Dr Gillian Young

Dr Gillian Young


Current project:

  • Microbiology-Ocean-Cloud Coupling in the High Arctic (MOCCHA; University of Leeds): modelling clouds measured during the Arctic Ocean 2018 expedition, using a suite of remote sensing instrumentation aboard the Swedish icebreaker Oden, with the Met Office Unified Model (UM). I am currently evaluating the model’s operational performance with comparison to the ECMWF Integrated Forecasting System and the UM coupled with the Cloud AeroSol Interactive Microphysics (CASIM) scheme.

Previous projects:

  • Microphysics of Antarctic Clouds (MAC; British Antarctic Survey): modelling Antarctic cloud physics with the Weather Research and Forecasting model, with a focus on understanding how secondary ice production in these clouds affects cloud radiative forcing by using spatiotemporal aircraft measurements for guidance. 
  • Aerosol-Cloud Coupling and Climate Interations in the Arctic (ACCACIA; University of Manchester): using the Met Office Large Eddy Model, I conducted various high-resolution studies of how Arctic mixed-phase clouds respond to small-scale internal, and larger-scale external, changes. I also developed analysis software to categorise aerosol particle composition measurements – made using Scanning Electron Microscopy coupled with Energy-Dispersive X-ray Spectroscopy – into atmospherically-relevant aerosol species, in addition to using a suite of aircraft instruments to investigate microphysical changes of low-level clouds as cold Arctic airmasses move from over the sea ice to the comparatively-warm ocean.


  • Chair / co-founder of QuIESCENT Arctic (Quantifying the Indirect Effect: from Sources to Climate Effects of Natural and Transported aerosol in the Arctic) initiative. The QuIESCENT Arctic platform provides a forum to discuss advances in our knowledge of Arctic aerosol-cloud interactions from recent measurement campaigns and facilitate coordination with the modelling community to implement this new understanding in the numerical models we use to predict the effects of Arctic Amplification and climate change.
  • Member: PACES (air Pollution in the Arctic: Climate, Environment, and Societies) scientific steering committee
  • Secretary: International Arctic Science Committee (IASC) Atmosphere Working Group
  • Member: Scientific Committee on Antarctic Research (SCAR) Antarctic Clouds and Aerosols action group

Research interests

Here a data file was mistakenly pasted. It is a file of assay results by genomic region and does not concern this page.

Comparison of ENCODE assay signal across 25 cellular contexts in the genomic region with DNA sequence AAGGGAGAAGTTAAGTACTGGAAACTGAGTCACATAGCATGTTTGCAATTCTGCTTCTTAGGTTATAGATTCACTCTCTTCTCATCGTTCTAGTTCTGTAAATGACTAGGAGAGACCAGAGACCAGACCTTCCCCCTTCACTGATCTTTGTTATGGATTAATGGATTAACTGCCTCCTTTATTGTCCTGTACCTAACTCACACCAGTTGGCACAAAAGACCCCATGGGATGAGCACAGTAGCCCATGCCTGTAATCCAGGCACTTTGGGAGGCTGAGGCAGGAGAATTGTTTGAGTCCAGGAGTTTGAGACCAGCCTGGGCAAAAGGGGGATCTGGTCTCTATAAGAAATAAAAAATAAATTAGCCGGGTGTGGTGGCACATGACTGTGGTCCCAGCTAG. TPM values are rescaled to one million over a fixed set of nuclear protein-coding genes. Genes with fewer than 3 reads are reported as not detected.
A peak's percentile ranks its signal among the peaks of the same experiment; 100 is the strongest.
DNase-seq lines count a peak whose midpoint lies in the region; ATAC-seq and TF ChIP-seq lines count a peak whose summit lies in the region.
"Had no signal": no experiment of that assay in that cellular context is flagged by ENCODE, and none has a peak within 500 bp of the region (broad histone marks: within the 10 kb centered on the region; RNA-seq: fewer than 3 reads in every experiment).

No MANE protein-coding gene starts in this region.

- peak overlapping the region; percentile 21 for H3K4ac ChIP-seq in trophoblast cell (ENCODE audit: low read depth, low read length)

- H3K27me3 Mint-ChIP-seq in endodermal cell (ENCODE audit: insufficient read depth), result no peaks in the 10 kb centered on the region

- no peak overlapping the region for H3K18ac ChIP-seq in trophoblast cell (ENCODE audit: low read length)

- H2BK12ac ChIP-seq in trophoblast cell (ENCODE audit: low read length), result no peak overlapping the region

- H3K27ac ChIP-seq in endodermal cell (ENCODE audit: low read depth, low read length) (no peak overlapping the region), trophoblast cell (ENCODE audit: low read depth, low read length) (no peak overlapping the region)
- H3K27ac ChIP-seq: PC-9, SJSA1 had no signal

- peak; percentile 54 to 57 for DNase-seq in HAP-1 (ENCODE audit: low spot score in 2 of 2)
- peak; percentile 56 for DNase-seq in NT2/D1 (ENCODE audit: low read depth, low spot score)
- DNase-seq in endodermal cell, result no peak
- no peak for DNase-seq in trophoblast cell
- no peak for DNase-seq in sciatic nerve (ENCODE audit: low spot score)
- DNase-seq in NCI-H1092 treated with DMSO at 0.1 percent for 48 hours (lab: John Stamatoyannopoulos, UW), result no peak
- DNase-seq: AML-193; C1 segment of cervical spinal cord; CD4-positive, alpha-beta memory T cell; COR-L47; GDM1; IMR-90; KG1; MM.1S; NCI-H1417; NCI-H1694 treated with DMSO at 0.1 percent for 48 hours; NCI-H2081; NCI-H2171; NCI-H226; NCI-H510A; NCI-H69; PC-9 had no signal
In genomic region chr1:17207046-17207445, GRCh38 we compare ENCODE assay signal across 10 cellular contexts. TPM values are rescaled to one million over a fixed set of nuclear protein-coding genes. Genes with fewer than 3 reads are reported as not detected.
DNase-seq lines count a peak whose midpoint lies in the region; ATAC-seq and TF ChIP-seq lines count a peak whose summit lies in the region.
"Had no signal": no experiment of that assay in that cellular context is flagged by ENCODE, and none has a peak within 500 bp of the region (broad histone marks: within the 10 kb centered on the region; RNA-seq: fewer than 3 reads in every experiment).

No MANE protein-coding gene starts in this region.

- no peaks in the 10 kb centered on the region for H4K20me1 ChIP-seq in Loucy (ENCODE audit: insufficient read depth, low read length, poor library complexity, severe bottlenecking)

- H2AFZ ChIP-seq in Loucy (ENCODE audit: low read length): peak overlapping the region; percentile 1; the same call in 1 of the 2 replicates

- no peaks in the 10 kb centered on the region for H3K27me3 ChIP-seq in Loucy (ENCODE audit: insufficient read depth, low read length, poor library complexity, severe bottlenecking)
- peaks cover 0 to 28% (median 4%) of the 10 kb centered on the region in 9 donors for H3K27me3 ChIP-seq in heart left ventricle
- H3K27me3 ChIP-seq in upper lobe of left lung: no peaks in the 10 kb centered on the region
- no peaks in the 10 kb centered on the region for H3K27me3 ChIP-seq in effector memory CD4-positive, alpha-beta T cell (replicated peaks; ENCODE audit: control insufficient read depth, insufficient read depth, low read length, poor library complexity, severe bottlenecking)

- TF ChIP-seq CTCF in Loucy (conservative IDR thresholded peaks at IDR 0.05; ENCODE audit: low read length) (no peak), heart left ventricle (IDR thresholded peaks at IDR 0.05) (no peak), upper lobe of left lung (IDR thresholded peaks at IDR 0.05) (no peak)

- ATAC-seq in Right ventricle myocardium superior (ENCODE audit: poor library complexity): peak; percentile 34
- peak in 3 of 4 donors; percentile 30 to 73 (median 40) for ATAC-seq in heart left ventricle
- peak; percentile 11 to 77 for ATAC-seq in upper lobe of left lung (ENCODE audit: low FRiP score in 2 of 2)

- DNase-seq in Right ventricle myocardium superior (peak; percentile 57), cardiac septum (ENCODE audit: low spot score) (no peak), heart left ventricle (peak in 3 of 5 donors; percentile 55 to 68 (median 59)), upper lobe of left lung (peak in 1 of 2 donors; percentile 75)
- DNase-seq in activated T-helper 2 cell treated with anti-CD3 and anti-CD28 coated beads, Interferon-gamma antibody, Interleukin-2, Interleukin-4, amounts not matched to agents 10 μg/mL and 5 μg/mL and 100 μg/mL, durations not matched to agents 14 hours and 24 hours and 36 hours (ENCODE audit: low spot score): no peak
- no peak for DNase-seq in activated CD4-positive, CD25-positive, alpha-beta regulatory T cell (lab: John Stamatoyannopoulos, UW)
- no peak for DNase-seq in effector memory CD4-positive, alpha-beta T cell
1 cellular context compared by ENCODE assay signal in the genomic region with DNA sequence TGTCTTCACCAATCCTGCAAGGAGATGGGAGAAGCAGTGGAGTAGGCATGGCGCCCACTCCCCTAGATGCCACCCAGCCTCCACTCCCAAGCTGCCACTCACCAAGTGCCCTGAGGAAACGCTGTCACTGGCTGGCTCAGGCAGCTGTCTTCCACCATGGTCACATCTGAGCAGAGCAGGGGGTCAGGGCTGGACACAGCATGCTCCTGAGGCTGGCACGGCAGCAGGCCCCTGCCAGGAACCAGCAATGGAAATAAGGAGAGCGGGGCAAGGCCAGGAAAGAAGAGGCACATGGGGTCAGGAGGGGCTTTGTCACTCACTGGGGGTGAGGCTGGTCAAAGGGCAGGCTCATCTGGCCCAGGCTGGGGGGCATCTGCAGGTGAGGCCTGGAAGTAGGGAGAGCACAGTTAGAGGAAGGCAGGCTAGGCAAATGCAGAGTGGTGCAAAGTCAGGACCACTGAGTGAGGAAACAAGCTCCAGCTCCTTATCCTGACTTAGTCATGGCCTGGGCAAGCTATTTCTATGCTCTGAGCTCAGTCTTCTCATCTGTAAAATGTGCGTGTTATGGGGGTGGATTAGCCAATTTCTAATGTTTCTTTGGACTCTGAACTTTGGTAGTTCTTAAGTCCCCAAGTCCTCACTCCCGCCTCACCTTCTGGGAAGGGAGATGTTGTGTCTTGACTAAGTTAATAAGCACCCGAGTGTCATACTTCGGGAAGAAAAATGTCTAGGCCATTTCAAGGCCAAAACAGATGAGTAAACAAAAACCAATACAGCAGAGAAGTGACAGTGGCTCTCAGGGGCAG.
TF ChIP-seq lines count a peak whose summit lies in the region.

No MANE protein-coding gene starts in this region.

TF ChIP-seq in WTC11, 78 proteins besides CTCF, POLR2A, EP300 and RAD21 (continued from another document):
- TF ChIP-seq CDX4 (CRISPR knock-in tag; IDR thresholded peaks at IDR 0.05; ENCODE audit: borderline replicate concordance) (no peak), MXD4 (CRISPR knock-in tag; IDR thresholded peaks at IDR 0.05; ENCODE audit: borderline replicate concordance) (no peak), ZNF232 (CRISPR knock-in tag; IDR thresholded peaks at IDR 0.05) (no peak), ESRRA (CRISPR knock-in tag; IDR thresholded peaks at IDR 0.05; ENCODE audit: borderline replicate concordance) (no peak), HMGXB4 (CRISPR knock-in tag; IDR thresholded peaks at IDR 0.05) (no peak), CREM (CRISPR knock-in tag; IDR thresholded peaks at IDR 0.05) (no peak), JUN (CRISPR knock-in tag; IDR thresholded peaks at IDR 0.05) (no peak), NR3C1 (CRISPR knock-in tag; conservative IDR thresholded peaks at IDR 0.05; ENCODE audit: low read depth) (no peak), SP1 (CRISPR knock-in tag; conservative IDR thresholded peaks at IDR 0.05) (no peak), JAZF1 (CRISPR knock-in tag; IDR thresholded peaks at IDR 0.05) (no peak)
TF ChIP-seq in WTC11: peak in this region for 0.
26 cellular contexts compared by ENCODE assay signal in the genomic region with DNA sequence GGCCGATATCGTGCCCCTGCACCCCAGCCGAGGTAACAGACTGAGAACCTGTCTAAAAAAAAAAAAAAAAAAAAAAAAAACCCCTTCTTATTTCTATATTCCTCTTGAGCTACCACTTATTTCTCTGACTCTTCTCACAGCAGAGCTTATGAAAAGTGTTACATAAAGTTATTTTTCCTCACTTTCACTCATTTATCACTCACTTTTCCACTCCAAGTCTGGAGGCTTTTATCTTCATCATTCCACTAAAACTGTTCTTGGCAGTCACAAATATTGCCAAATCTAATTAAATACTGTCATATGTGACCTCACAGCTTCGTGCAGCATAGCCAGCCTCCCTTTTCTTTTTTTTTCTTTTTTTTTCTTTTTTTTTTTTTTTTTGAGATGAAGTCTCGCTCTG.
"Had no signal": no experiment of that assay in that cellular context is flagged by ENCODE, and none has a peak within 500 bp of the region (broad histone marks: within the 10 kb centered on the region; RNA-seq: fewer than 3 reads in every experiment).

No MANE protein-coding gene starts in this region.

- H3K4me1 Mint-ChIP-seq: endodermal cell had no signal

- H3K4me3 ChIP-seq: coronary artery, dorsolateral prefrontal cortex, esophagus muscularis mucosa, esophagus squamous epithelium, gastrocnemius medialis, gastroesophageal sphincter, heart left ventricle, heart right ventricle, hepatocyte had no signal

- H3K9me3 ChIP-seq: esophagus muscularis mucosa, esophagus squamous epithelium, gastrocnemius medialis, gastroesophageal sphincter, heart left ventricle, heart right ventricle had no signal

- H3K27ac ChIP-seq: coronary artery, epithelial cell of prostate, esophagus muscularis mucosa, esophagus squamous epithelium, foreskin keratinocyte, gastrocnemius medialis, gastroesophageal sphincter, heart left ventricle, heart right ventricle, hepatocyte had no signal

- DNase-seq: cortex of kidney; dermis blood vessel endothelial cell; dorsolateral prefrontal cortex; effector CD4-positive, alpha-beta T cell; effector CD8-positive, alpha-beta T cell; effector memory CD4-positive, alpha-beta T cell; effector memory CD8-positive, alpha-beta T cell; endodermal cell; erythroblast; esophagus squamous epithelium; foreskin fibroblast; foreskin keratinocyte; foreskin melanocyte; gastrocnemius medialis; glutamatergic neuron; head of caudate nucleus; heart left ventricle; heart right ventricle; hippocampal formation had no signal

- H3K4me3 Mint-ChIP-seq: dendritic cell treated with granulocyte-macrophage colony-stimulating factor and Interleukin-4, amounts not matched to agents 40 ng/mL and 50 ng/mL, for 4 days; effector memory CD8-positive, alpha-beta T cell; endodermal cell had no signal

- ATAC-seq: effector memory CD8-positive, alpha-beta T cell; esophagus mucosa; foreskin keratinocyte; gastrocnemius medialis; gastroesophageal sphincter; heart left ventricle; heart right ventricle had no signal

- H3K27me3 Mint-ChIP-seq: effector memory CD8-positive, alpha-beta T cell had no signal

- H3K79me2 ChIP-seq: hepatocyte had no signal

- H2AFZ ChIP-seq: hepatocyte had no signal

As a cloud physicist, I study the small-scale interactions in polar clouds which drive their development, evolution, and lifetime. I've used a number of numerical models – at large eddy simulation, numerical weather prediction, and global scales – to conduct detailed studies of the physical processes within Arctic and Antarctic clouds.

The interaction between aerosol particles and clouds is a key uncertainty in general circulation models, and I am interested in the how these interactions affect cloud microphysical properties in the unique polar environment. Polar clouds differ from their mid-latitude counterparts in a number of ways but, most importantly, they are often mixed-phase (containing both liquid cloud droplets and ice crystals), long-lived, and therefore very difficult to model. I use observations to develop the representation of present-day polar clouds in high-resolution numerical models, improving our understanding of the small-scale physical processes which occur within them and enabling us to make judgements about how they may be affected by a changing climate. A key problem with making predictions of polar clouds is their microphysical sensitivity to different particle sources and meteorological forcings, both of which large-scale models fail to capture correctly. Polar aerosol sources range from local to distant – via long-range transport pathways – thus adding further complexity into understanding aerosol-cloud interactions: if we don’t know what aerosol are there, then we cannot truly understand how important they are in influencing the clouds in the region.

Or, to summarise:

  • Polar cloud microphysics
  • Boundary layer dynamics
  • Aerosol-cloud-radiation interactions
  • Arctic and Antarctic aerosol chemistry
<h4>Research projects</h4> <p>Any research projects I'm currently working on will be listed below. Our list of all <a href="https://environment.leeds.ac.uk/dir/research-projects">research projects</a> allows you to view and search the full list of projects in the faculty.</p>


  • PhD Atmospheric Physics (2016): University of Manchester
  • MSci Physics and Astronomy (2013): University of Glasgow

Professional memberships

  • Early Career Fellow: International Arctic Science Committee (Atmosphere Working Group)
  • Member: European Geosciences Union (EGU)

Research groups and institutes

  • Institute for Climate and Atmospheric Science
  • Atmospheric and Cloud Dynamics